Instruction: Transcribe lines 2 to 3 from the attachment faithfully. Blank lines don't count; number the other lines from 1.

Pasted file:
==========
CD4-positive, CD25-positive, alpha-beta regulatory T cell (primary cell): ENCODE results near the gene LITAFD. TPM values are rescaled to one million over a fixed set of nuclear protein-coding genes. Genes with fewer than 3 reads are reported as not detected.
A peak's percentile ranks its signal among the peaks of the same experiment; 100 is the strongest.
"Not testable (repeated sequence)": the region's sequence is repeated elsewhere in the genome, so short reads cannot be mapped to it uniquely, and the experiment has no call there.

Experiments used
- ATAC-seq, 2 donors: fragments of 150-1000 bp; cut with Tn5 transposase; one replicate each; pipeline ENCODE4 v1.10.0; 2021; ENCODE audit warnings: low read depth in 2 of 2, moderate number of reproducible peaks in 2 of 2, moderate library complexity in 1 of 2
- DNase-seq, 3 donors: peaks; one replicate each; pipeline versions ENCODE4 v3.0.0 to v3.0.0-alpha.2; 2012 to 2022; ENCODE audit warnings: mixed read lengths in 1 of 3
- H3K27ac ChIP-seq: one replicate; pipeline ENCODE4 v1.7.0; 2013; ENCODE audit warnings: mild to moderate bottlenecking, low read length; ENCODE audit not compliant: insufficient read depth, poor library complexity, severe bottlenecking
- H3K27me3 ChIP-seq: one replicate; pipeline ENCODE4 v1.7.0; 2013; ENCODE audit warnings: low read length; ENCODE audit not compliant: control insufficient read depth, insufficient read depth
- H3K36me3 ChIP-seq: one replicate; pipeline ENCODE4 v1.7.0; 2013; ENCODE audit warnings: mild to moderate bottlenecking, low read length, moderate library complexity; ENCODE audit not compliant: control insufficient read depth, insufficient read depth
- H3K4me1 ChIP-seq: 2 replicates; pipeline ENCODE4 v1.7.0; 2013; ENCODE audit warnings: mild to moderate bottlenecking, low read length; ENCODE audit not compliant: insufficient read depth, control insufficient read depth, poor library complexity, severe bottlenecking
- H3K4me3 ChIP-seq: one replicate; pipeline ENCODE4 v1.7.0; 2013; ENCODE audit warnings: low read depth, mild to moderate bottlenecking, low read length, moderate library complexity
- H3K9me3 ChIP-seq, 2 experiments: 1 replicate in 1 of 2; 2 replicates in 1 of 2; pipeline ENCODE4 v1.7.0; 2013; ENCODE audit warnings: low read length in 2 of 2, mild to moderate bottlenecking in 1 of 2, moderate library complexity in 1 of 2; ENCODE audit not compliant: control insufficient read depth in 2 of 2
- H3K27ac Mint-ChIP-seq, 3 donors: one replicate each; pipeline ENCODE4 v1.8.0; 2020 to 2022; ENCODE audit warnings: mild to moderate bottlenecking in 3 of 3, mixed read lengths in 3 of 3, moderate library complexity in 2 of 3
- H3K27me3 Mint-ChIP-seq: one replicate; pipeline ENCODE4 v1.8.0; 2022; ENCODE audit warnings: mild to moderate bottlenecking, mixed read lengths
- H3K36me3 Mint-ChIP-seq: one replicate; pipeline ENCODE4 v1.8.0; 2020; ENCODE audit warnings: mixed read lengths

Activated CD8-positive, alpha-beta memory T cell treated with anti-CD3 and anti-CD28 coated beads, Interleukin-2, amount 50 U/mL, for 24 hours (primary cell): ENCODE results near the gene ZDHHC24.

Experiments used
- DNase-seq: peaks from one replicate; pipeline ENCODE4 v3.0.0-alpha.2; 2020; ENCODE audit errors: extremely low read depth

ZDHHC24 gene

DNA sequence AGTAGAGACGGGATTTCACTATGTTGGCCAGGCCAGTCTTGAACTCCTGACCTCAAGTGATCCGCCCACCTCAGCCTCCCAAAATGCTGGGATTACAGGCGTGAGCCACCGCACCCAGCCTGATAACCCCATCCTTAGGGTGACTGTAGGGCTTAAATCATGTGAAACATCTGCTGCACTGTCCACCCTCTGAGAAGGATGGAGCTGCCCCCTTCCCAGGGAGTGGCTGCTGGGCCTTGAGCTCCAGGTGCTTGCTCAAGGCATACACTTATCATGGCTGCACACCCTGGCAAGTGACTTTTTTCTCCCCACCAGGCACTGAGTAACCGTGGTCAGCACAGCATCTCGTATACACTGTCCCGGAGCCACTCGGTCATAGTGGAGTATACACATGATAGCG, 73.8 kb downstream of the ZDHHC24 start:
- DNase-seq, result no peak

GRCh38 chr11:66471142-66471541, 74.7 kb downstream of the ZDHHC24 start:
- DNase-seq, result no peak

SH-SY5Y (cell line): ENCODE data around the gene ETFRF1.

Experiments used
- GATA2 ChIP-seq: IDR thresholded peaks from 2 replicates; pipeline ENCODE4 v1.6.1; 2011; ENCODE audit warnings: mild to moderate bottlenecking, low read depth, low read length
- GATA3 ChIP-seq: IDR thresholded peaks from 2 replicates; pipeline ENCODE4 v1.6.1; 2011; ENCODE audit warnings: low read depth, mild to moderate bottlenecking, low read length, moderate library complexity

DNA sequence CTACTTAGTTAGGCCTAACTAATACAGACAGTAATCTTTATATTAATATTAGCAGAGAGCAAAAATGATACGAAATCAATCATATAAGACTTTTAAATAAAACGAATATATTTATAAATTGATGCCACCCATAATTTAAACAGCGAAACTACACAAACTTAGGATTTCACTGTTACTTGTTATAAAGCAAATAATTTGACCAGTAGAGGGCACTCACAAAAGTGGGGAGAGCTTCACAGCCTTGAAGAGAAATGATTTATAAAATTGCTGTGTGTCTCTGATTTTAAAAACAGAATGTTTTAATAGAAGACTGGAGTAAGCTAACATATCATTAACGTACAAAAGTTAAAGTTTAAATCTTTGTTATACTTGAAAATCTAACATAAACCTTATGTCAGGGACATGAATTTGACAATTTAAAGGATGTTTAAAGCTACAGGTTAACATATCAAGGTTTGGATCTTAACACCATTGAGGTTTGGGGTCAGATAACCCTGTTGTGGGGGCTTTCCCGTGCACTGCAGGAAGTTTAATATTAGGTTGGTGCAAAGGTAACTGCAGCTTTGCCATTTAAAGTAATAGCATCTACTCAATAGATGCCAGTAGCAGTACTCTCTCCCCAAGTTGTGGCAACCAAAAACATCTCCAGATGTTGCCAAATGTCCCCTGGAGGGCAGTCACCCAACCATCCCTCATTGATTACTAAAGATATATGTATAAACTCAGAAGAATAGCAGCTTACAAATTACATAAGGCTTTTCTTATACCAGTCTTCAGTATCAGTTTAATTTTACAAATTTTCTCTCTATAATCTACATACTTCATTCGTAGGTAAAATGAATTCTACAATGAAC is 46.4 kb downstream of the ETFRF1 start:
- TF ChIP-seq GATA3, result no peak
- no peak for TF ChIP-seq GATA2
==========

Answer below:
A peak's percentile ranks its signal among the peaks of the same experiment; 100 is the strongest.
"Not testable (repeated sequence)": the region's sequence is repeated elsewhere in the genome, so short reads cannot be mapped to it uniquely, and the experiment has no call there.